Thursday, August 8, 2013

Book Review: How to Count Like a Martian, by Glory St.John

Once again, my work on the last bits of Playing With Math: Stories from Math Circles, Homeschoolers, and Passionate Teachers is getting me to write things that belong here.

Today I'm working on the Book Picks section, one of the resources you'll find at the back of the book. Much of it comes from what I've already written for the Math Books page of this blog. (You can see the tab for it above.) But there are some great books I hadn't written up yet.

Right now, I'm writing a description of How to Count Like a Martian, by Glory St. John. It's running too long for the Book Picks section, so I'm posting it here. I'll pare it down afterwards.

A really good way to understand place value is to work with other number bases. How to Count Like a Martian is a detective story in which the history of other number systems plays a starring role.

 “Out of the depths of the dark and starry night come the first of the faint and mysterious sounds … At your radio telescope, you are expertly tuning the dials.” You have just received a message from Mars. “You know that this is not a message in words. Martians and Earthlings would have too much trouble trying to find the same words to succeed that way. But there is another kind of language that both Martians and Earthlings understand.”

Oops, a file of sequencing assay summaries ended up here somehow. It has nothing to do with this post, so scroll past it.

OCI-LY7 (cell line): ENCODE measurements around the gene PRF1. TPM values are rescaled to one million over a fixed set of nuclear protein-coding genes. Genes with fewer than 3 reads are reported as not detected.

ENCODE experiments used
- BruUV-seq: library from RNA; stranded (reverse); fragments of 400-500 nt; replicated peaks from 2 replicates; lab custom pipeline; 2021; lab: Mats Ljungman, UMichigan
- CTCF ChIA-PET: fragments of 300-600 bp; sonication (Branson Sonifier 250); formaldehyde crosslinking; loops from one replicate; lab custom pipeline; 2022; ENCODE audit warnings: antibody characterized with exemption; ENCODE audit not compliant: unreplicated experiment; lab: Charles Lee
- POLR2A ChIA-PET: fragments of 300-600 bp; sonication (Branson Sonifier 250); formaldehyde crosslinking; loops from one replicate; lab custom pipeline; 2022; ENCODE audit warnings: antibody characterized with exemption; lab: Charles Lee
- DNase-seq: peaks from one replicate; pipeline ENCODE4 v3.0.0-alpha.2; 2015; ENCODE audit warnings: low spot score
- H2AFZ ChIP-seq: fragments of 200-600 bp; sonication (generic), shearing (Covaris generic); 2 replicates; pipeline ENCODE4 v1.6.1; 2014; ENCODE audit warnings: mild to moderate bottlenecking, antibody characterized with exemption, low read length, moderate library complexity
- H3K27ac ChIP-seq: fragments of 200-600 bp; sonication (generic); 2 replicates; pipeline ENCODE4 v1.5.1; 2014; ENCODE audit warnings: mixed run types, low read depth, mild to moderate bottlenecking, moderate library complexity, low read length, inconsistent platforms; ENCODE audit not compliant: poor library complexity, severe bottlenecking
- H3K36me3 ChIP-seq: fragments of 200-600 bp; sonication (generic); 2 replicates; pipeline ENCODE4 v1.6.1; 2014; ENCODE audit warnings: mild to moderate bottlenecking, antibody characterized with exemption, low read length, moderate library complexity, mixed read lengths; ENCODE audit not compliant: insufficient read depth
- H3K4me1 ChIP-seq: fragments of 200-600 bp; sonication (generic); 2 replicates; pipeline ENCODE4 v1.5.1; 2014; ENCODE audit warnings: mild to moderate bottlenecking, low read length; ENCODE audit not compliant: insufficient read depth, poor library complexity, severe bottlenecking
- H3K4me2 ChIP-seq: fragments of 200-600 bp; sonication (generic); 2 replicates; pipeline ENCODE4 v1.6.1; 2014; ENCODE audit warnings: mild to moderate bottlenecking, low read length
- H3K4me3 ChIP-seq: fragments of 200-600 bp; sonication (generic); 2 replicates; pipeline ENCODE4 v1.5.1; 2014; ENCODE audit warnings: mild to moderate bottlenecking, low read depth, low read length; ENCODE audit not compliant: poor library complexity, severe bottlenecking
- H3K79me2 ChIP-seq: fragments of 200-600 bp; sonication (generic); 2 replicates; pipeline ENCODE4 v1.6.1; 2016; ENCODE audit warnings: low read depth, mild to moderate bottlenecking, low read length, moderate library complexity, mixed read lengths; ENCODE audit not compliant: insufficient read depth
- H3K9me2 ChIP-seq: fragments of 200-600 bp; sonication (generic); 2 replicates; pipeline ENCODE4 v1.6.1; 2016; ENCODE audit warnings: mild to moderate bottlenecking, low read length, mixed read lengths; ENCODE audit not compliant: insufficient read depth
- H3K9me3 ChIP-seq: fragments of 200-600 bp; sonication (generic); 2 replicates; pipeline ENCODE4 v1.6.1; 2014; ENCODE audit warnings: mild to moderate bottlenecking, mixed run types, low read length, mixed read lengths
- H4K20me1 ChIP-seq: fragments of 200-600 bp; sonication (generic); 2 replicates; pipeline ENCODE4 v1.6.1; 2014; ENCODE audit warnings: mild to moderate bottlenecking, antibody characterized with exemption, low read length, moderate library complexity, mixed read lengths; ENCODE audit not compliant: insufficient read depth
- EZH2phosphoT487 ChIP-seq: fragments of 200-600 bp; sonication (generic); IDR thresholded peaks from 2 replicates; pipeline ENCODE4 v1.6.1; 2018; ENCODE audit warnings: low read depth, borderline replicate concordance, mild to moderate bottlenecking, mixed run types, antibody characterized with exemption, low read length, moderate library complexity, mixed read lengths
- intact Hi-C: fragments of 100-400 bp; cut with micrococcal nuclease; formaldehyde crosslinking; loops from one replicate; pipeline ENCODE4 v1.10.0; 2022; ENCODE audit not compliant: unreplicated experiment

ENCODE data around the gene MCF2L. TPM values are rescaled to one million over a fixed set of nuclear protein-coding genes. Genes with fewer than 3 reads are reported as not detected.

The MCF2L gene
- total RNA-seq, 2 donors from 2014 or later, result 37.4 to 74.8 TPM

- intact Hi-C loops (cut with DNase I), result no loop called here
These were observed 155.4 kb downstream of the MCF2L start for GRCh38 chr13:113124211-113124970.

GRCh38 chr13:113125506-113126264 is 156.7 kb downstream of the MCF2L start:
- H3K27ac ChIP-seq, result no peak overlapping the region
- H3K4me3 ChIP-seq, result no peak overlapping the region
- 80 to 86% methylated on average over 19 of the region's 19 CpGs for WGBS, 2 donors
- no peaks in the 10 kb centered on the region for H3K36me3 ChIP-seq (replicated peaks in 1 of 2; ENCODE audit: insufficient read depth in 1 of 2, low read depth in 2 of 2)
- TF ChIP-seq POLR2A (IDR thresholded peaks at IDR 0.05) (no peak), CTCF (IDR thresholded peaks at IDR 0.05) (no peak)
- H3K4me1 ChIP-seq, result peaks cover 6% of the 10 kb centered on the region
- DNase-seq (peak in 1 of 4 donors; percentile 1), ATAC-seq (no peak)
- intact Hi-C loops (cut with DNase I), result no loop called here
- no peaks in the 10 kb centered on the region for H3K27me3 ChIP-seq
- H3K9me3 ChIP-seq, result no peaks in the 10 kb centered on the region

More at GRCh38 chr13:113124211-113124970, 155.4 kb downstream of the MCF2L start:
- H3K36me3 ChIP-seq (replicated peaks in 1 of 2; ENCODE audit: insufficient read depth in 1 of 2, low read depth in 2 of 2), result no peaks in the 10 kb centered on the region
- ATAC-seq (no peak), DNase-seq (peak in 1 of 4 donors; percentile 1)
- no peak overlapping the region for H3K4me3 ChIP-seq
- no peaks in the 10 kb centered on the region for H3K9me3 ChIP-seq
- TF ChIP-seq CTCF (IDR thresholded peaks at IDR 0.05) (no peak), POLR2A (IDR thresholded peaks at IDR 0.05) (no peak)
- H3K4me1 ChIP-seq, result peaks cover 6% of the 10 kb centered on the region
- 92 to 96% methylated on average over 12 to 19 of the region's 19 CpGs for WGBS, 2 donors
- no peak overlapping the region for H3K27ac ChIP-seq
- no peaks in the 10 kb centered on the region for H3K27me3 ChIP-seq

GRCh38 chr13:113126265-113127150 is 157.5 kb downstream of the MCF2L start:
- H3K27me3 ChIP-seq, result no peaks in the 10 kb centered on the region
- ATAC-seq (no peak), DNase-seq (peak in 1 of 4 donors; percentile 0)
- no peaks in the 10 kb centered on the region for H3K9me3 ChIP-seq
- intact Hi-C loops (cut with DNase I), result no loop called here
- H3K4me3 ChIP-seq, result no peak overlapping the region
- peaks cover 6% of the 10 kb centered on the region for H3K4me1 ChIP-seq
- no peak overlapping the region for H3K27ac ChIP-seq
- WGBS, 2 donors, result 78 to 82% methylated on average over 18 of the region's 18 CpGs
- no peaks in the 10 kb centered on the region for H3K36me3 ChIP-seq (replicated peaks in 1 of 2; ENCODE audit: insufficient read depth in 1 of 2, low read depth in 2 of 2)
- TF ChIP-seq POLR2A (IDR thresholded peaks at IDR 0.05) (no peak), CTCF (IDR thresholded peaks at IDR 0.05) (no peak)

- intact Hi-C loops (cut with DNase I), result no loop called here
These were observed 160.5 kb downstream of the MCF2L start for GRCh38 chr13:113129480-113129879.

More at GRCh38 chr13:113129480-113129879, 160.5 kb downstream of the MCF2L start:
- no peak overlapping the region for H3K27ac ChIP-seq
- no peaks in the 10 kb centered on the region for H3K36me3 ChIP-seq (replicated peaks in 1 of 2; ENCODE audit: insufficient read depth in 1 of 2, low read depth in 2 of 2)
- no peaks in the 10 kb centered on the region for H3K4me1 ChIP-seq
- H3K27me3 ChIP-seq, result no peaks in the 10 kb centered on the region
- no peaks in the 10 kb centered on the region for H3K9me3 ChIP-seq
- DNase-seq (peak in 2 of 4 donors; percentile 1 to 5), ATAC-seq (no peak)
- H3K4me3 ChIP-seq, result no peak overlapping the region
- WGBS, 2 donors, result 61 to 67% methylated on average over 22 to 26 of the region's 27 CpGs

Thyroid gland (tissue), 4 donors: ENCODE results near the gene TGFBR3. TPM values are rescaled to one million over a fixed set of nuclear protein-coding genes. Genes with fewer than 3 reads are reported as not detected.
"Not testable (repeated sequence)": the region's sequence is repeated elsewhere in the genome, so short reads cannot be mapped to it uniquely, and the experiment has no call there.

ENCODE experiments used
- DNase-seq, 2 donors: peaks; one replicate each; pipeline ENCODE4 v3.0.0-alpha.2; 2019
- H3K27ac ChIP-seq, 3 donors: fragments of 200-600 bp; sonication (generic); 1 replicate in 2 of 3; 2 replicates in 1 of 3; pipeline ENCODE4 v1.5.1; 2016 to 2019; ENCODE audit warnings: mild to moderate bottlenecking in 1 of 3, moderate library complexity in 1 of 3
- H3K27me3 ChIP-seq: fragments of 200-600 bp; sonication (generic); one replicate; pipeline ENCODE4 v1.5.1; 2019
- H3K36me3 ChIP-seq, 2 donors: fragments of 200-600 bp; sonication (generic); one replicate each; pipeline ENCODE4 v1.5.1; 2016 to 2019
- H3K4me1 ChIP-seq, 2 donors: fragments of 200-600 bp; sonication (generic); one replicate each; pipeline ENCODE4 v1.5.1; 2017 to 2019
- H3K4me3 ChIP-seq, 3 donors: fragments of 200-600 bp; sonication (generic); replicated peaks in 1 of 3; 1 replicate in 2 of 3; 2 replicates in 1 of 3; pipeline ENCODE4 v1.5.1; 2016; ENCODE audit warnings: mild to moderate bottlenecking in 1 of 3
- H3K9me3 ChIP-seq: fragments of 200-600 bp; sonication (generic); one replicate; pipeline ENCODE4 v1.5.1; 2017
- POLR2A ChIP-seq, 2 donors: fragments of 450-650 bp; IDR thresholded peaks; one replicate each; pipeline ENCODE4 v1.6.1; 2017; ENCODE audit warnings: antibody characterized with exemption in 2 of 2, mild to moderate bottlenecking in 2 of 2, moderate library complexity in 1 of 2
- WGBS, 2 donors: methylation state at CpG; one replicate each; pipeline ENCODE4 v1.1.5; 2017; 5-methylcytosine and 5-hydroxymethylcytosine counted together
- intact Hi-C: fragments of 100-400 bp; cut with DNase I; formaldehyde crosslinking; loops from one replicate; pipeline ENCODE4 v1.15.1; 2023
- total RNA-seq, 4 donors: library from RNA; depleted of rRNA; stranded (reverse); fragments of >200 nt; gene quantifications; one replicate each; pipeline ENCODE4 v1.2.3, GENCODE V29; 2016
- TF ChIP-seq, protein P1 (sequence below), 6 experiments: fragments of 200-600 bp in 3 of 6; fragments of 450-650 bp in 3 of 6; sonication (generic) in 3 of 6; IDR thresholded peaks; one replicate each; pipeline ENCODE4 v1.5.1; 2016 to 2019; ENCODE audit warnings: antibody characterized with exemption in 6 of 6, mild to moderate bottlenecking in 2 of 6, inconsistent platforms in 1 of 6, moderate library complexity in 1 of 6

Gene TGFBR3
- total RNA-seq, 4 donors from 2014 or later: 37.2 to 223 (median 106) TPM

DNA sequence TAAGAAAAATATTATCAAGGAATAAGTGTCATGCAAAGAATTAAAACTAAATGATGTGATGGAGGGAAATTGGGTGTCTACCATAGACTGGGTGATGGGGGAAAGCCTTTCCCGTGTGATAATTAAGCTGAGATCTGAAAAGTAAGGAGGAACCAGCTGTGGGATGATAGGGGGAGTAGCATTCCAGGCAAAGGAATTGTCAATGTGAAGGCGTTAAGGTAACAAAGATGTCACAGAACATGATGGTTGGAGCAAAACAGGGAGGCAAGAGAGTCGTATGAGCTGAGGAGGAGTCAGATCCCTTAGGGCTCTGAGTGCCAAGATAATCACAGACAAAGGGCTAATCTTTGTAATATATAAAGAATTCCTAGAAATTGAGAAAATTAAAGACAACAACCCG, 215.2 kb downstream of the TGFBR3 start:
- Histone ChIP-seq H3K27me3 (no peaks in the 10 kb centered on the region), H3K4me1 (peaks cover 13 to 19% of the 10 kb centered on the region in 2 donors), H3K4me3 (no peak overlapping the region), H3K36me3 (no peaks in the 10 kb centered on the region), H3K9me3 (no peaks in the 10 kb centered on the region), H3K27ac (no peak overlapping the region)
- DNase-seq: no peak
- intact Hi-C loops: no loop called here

Numbers… And so you research the number systems that have been used on Earth, hoping that will help you decipher this message. The book proceeds to explain eight different counting systems, including the abacus, and computers. 

In the process, the concepts of place value (she just calls it place), base, and zero are explored. By the end of the book, you can see that the beeps and bee-beeps of the message you received are just the counting numbers, Martian style.

How to Count Like a Martian was written in 1975, when there were still dials and tape recorders. those two items may be the only evidence of its age. I wonder if any young kids will like it as much as I do. Please let me know if your kid loves this book.

No comments:

Post a Comment

Math Blog Directory